by the clutterer | slopRESS

Ed. – We’re huge fans of Re Up BBQ, both for the great sandwiches they offer and because they’re just really nice folks. We asked them for a behind-the-scenes account of what it’s really like to operate a food cart: here you go.

On August 9th 2010, five Vancouver kids became the proud, un-planned parents of a bouncing, baby mobile food cart. 

Michael Kaisaris, Lindsay Ferguson and Chester Carey, with three weeks to create and open the business, teamed up to serve authentic Southern BBQ at the Vancouver Art Gallery as part of the City of Vancouver’s street food pilot program. The Re-Up BBQ was born.

Buzz was instantaneous and soon the three found it too much to handle. Jose Rosales- Lopez and Briana Buckmaster flew in to help with the round-the-clock parenting. In a too-small “apartment”, pulled pork, coleslaw and sweet tea were furiously prepared overnight before the cart (affectionately nicknamed Agnes) was dropped off at the Vancouver Art Gallery for day care with Michael and Briana.

In the heady, early days of the Re-Up BBQ, all the parents took turns sleeping at the kitchen, babysitting both the slowly smoking meat and “Agnes.” After one month, the howling infant was demanding a metric ton of locally raised, natural pork every two weeks. Re-Up had created a monster! But, this behemoth was the most popular sandwich on the streets of Vancouver, and the crew had to keep up with demand. Lindsay, while balancing a full time job, went out to look for a bigger home. She found one, and at the end of October, the Re-Up moved Agnes into the kitchen of the former Wild Coyote Nightclub down on South West Marine Dr. Now, with space and a yard to play in, the team could breathe a little easier.

Then November hit.

November hit like the Terrible Twos. Temperatures dropped to -12oc. It rained; it snowed; it hailed; it rained again. The beautiful, Portugese buns from Calabria bakery (delivered fresh to the kitchen) froze on site. Where did all the customers go? Everything — the buns, the napkins, the staff — was wet all the time. Only those most dedicated to their lunch would venture out of their offices for the Re-Up’s signature pulled pork. Not even the promise of a ½ rack of ribs would entice the bankers, lawyers and executives of the summer past. One cold day, Agnes threw a typhoon of a tantrum and burst her water pipes. Michael pulled an all-nighter, emergency surgery plumbing session, outside in -50c. Chester yelled at Michael yelled at Lindsay yelled at Jose yelled at Briana. They were ready to snap. The Re-Up crew knew they had to do something, something big to provide for their poor baby, Agnes.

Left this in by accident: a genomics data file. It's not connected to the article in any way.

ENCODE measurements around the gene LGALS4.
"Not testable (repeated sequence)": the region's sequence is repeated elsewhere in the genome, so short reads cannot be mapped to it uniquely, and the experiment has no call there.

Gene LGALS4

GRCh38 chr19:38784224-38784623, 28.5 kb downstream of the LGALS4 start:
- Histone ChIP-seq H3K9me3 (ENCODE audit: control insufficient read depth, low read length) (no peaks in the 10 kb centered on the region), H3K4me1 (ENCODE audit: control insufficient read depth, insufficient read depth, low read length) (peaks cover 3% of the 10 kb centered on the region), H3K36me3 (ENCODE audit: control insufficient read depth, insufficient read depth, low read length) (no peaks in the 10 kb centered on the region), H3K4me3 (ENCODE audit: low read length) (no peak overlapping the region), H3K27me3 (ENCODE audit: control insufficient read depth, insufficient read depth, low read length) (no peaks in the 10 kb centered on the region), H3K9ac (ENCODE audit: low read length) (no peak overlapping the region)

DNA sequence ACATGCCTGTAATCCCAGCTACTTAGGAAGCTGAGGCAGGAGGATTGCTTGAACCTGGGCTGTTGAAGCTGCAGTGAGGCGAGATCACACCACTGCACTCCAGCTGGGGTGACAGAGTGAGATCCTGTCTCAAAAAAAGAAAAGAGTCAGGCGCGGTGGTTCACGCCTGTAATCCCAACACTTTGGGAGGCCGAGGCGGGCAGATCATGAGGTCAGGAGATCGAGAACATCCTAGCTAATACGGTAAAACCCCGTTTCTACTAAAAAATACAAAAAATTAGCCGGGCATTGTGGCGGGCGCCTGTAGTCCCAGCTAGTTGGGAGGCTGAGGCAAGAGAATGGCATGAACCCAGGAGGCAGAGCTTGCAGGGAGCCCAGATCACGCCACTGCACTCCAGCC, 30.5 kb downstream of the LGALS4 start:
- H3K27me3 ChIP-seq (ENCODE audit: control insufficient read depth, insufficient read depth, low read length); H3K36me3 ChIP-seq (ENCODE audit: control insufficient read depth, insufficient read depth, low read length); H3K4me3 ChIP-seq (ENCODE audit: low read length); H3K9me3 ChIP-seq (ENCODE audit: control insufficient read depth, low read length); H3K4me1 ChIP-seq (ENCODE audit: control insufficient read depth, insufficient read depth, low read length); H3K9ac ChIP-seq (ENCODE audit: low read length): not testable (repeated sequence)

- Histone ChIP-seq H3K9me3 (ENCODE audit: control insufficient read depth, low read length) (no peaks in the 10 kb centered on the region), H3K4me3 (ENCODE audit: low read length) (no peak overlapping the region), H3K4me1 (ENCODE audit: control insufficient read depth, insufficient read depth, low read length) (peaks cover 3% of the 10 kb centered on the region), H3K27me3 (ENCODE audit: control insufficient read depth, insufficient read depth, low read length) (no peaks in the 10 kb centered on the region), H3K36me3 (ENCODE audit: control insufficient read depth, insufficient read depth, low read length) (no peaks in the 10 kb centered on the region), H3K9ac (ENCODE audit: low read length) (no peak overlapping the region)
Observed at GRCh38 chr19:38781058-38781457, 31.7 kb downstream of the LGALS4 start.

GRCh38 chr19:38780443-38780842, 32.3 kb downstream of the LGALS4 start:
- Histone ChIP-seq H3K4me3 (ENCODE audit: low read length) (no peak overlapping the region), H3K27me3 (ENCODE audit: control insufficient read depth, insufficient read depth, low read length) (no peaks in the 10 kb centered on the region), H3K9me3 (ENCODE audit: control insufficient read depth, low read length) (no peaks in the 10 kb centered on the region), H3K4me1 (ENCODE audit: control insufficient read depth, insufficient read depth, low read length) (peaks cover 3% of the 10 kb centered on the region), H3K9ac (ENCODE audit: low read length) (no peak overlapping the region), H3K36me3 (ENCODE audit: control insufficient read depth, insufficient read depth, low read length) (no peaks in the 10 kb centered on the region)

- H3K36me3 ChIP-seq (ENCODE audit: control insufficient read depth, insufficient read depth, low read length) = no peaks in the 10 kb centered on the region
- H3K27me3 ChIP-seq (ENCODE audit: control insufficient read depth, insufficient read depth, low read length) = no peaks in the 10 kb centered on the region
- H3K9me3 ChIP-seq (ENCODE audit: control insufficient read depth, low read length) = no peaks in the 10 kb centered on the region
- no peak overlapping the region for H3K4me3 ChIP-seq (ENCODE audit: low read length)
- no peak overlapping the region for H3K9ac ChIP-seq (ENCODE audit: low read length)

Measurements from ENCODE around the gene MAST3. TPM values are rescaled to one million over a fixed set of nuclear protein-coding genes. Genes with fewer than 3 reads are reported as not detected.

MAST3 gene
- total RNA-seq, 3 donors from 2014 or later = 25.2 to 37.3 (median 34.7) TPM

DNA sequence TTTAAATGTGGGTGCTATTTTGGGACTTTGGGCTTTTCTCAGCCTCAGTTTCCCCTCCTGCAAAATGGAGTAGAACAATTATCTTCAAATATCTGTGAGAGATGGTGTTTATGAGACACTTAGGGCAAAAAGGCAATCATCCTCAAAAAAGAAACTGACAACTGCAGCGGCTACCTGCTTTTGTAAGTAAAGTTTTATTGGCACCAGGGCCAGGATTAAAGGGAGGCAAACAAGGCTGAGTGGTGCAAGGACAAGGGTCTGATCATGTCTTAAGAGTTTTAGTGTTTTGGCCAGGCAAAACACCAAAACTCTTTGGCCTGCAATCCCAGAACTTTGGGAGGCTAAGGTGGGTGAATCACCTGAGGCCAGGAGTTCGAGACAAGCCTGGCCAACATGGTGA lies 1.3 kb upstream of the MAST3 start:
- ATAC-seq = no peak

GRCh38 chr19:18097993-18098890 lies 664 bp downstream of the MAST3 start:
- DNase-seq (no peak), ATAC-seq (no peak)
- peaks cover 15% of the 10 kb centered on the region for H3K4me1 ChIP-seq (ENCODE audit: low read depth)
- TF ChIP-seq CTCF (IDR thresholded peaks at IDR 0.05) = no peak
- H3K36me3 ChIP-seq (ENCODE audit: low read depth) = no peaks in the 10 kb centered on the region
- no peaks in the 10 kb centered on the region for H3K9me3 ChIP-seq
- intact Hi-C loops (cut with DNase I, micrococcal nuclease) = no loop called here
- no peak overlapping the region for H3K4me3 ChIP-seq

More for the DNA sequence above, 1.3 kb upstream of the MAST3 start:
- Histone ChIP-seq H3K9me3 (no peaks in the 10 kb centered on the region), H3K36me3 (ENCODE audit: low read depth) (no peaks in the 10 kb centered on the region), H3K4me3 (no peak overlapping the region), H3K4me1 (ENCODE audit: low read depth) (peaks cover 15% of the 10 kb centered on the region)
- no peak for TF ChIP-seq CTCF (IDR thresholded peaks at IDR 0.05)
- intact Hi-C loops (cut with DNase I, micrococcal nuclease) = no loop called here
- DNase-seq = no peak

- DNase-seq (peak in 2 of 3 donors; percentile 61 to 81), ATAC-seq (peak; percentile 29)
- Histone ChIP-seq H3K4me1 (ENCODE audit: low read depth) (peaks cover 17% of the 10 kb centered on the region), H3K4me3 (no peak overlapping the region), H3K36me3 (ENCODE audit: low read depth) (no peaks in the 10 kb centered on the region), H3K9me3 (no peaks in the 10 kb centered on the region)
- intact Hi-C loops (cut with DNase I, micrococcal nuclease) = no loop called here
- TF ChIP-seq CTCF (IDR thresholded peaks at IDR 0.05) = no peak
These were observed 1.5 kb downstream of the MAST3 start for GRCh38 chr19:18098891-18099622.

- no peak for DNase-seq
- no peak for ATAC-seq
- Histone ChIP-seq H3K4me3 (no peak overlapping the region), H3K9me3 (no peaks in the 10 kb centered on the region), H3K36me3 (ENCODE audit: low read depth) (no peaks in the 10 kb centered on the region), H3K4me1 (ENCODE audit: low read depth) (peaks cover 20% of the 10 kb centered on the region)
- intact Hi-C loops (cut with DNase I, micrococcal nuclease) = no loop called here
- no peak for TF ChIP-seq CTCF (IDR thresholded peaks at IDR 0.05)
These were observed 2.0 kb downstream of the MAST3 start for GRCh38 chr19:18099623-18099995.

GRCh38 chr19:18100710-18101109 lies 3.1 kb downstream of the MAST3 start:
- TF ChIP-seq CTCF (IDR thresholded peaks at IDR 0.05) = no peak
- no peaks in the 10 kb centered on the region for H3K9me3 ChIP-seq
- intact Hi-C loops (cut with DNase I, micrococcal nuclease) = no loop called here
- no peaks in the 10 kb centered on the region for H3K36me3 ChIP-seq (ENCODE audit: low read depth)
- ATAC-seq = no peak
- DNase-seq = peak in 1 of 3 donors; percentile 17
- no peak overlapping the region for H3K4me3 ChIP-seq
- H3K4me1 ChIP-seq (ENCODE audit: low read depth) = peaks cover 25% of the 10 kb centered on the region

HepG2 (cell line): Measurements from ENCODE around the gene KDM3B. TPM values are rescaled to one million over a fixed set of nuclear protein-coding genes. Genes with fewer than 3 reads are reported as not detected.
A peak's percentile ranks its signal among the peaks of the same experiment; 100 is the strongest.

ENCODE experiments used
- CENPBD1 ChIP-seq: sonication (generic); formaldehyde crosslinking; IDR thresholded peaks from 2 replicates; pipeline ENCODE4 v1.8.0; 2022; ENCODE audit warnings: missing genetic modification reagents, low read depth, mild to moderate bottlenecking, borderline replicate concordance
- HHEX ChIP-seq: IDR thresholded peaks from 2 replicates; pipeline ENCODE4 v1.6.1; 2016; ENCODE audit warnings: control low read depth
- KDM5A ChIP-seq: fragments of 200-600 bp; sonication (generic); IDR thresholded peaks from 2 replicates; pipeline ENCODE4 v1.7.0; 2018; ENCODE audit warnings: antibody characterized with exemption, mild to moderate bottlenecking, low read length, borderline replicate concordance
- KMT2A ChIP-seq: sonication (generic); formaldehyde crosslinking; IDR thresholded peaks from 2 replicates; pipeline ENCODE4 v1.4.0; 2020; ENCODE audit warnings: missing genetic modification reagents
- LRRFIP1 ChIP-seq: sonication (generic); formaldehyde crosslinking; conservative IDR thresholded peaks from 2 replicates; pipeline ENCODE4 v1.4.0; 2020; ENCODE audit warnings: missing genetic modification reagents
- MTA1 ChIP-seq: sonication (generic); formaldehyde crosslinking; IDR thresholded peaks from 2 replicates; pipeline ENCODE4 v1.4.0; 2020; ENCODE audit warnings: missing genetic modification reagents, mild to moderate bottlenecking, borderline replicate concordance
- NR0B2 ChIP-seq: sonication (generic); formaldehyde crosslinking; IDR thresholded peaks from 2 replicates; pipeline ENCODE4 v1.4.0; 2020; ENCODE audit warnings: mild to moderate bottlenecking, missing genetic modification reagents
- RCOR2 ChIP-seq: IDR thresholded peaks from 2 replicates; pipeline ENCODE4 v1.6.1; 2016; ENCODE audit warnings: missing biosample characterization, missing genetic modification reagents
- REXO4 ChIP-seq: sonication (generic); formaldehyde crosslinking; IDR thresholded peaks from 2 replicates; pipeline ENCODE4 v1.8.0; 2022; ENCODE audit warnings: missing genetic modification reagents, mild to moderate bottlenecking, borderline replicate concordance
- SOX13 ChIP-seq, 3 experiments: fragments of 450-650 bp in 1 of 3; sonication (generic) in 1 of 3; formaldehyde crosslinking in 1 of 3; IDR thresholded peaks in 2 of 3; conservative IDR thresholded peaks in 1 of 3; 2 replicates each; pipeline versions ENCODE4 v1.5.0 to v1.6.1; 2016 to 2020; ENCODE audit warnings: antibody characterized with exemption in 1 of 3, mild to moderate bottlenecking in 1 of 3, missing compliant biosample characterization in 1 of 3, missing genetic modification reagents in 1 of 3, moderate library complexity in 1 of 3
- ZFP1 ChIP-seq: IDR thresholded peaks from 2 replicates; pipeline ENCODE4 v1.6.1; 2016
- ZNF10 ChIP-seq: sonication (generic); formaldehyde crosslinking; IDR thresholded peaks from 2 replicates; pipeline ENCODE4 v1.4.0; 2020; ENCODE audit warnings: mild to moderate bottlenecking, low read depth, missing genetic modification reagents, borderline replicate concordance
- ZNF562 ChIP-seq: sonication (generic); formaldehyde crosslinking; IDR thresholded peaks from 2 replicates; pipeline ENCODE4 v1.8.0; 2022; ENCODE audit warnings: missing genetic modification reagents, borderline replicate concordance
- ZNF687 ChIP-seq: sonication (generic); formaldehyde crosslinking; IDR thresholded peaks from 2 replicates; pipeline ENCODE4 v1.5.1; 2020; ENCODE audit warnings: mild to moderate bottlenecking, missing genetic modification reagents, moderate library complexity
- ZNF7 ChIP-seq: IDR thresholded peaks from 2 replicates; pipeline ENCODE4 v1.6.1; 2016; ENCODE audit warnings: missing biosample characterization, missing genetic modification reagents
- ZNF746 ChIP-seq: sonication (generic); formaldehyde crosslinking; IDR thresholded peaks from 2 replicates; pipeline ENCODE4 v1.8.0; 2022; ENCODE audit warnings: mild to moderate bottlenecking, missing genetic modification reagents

In the depths of dispair, they made bacon. 

They brined the bacon in ancho, bourbon and beer. They smoked it in pecan wood.

And, they brined and smoked local turkeys for Christmas dinner. They sold them fresh from the food cart, as the weather continued to deteriorate. Vancouver couldn’t get enough! Agnes was finally going through a growth spurt. She was starting to provide for herself and the parents breathed a little easier.

Chester could go back to work and his passion: beer. Lindsay put her career on hold to focus on parenting the food cart and Michael found time to travel for a month. Good thing too, because the crew found out in early April that they were expecting a sister for “Agnes.”

The due-date for “Susan” — Re-Up’s Beef Brisket and Chili cart — is May 17th, 2011. She’ll be found playing near Agnes in the middle of Robson Square. Agnes will continue to serve Pulled Pork Sandwiches, and Re-Up is proud to report that their house-smoked bacon will be available daily at both carts.

The crew will be adding some extra-curricular activities to “Agnes’s” schedule this summer, so look for her as they let her free-range around the city stopping to sell sandwiches and bacon on the West-Side and in East Van. Also, she’ll be teaming up with legions, pubs and beer stores to offer dinner and drinks as soon as she is of age.

Michael, Lindsay, Chester, Jose and Briana are so grateful for the opportunity to become parents together, and hope their kids grow up to be a great and ever-evolving addition to Vancouver’s dining scene.

Post Script: The whole family is still very much together. You can often find them all in one place enjoying cask ales at any of the many CAMRA cask nights around the city. If they’re not there, they’re probably at the bar at l’Abbatoir chatting over cocktails and a bottle of Rippon Riesling.